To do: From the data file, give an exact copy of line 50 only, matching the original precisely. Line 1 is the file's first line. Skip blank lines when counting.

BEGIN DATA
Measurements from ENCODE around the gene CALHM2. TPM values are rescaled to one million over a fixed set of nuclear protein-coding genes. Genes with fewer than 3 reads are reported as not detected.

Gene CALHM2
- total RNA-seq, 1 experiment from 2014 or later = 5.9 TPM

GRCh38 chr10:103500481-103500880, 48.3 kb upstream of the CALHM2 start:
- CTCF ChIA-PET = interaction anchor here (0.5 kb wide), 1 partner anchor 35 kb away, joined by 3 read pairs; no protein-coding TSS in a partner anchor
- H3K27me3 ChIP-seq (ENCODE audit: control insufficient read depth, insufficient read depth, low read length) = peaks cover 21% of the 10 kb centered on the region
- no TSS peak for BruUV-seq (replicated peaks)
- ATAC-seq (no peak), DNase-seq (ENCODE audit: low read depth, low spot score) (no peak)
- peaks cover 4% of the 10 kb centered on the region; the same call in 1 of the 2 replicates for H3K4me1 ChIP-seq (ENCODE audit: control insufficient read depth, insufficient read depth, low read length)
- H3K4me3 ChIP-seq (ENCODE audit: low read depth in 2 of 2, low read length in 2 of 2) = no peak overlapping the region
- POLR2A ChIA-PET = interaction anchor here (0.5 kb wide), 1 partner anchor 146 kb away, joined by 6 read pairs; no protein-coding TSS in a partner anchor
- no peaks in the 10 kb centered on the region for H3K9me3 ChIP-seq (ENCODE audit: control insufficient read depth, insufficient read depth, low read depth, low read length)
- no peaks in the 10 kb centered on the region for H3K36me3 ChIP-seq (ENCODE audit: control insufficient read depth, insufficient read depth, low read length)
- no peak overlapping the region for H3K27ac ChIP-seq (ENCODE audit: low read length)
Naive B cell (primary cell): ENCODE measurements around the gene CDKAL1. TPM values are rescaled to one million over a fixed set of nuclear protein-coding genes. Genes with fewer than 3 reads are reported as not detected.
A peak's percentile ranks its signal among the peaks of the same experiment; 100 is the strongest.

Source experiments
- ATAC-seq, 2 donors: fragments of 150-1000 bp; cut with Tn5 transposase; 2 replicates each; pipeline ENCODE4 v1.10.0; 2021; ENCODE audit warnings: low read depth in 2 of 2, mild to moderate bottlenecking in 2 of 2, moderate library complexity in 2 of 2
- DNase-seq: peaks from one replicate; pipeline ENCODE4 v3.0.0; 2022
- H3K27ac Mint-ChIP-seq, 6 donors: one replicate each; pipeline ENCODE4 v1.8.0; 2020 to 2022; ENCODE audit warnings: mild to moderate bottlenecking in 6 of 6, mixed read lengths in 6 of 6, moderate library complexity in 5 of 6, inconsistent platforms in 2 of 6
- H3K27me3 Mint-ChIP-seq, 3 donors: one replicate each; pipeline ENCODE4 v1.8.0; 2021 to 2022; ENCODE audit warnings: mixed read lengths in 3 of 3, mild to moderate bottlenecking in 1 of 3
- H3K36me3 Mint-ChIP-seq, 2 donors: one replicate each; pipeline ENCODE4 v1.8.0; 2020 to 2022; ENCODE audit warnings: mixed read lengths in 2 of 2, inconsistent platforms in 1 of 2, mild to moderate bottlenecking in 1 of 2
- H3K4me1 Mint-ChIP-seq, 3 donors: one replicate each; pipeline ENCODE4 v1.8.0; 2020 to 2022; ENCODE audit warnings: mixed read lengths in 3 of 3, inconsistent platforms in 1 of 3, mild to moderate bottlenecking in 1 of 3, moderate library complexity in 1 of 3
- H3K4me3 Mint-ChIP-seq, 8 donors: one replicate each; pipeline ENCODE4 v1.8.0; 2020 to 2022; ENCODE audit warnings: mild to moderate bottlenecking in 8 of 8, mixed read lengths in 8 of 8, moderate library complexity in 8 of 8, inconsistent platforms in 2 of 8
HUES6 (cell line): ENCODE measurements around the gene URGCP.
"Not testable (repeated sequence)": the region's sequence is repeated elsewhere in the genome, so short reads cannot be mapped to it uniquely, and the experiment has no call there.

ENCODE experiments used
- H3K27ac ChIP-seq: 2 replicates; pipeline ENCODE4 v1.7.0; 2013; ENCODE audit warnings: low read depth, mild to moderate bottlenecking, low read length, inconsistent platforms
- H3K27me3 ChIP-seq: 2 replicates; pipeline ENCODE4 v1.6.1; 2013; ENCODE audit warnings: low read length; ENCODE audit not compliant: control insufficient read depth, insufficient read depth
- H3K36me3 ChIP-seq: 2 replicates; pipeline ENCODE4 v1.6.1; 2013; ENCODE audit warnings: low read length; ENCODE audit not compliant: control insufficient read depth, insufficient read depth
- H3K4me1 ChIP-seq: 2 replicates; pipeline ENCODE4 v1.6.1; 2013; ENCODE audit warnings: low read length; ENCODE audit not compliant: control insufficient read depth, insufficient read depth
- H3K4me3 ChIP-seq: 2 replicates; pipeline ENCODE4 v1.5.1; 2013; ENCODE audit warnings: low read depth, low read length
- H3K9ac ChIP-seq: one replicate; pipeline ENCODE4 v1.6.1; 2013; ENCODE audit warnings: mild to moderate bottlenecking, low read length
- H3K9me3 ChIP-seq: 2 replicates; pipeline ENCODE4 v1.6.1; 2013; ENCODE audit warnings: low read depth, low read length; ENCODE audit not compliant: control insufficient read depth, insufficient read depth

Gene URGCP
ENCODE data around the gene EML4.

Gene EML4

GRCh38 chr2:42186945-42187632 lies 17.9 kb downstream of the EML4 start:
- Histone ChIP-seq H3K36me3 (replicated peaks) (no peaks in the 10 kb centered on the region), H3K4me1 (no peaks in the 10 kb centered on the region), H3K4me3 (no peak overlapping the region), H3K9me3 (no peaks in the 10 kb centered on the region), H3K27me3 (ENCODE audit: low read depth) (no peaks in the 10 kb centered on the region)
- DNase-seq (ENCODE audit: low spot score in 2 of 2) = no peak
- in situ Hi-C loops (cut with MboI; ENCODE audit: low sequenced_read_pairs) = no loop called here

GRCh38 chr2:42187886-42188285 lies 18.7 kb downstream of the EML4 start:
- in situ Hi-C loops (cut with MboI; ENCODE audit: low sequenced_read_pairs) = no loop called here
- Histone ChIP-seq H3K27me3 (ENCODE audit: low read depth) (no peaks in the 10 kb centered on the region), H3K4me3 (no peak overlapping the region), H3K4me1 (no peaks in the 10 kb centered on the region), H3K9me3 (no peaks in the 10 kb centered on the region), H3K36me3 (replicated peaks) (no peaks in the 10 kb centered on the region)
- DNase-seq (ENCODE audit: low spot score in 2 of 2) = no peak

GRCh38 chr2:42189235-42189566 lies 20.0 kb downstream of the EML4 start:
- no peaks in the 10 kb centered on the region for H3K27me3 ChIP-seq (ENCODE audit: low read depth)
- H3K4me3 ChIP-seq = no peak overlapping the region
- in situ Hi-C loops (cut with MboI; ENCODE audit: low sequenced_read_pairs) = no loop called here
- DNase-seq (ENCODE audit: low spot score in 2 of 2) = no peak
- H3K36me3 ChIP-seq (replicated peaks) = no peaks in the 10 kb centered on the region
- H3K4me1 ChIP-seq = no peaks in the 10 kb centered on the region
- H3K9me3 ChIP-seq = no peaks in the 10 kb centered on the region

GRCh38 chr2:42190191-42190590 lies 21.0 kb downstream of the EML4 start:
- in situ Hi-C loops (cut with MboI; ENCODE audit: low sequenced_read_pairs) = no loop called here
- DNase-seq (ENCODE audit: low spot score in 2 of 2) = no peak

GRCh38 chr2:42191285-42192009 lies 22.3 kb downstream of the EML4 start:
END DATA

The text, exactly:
- DNase-seq (ENCODE audit: low spot score in 2 of 2) = no peak